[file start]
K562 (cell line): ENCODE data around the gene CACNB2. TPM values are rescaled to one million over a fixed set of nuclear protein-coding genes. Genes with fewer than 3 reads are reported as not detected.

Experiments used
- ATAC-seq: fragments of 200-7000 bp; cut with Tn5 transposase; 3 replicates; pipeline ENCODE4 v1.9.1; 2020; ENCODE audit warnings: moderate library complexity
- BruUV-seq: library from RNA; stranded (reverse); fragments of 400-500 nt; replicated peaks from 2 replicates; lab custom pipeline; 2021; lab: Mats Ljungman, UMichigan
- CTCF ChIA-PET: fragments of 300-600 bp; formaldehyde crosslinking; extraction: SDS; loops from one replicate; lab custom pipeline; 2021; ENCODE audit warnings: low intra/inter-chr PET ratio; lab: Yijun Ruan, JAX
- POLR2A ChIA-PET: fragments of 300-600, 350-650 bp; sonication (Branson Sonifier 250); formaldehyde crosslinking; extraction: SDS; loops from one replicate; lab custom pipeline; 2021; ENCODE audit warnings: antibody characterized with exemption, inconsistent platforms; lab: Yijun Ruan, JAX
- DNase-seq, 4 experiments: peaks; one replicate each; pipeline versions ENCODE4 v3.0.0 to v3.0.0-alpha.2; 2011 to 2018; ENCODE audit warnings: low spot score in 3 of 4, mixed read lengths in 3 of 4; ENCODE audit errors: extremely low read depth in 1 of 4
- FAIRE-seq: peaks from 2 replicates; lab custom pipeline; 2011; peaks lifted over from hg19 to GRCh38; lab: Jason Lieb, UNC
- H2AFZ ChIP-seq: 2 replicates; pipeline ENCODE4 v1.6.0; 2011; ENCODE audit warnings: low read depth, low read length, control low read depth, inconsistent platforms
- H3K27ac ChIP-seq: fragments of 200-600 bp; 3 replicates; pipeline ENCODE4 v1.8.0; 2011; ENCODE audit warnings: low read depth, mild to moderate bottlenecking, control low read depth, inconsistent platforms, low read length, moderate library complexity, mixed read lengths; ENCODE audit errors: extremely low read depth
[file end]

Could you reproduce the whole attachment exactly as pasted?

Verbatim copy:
K562 (cell line): ENCODE data around the gene CACNB2. TPM values are rescaled to one million over a fixed set of nuclear protein-coding genes. Genes with fewer than 3 reads are reported as not detected.

Experiments used
- ATAC-seq: fragments of 200-7000 bp; cut with Tn5 transposase; 3 replicates; pipeline ENCODE4 v1.9.1; 2020; ENCODE audit warnings: moderate library complexity
- BruUV-seq: library from RNA; stranded (reverse); fragments of 400-500 nt; replicated peaks from 2 replicates; lab custom pipeline; 2021; lab: Mats Ljungman, UMichigan
- CTCF ChIA-PET: fragments of 300-600 bp; formaldehyde crosslinking; extraction: SDS; loops from one replicate; lab custom pipeline; 2021; ENCODE audit warnings: low intra/inter-chr PET ratio; lab: Yijun Ruan, JAX
- POLR2A ChIA-PET: fragments of 300-600, 350-650 bp; sonication (Branson Sonifier 250); formaldehyde crosslinking; extraction: SDS; loops from one replicate; lab custom pipeline; 2021; ENCODE audit warnings: antibody characterized with exemption, inconsistent platforms; lab: Yijun Ruan, JAX
- DNase-seq, 4 experiments: peaks; one replicate each; pipeline versions ENCODE4 v3.0.0 to v3.0.0-alpha.2; 2011 to 2018; ENCODE audit warnings: low spot score in 3 of 4, mixed read lengths in 3 of 4; ENCODE audit errors: extremely low read depth in 1 of 4
- FAIRE-seq: peaks from 2 replicates; lab custom pipeline; 2011; peaks lifted over from hg19 to GRCh38; lab: Jason Lieb, UNC
- H2AFZ ChIP-seq: 2 replicates; pipeline ENCODE4 v1.6.0; 2011; ENCODE audit warnings: low read depth, low read length, control low read depth, inconsistent platforms
- H3K27ac ChIP-seq: fragments of 200-600 bp; 3 replicates; pipeline ENCODE4 v1.8.0; 2011; ENCODE audit warnings: low read depth, mild to moderate bottlenecking, control low read depth, inconsistent platforms, low read length, moderate library complexity, mixed read lengths; ENCODE audit errors: extremely low read depth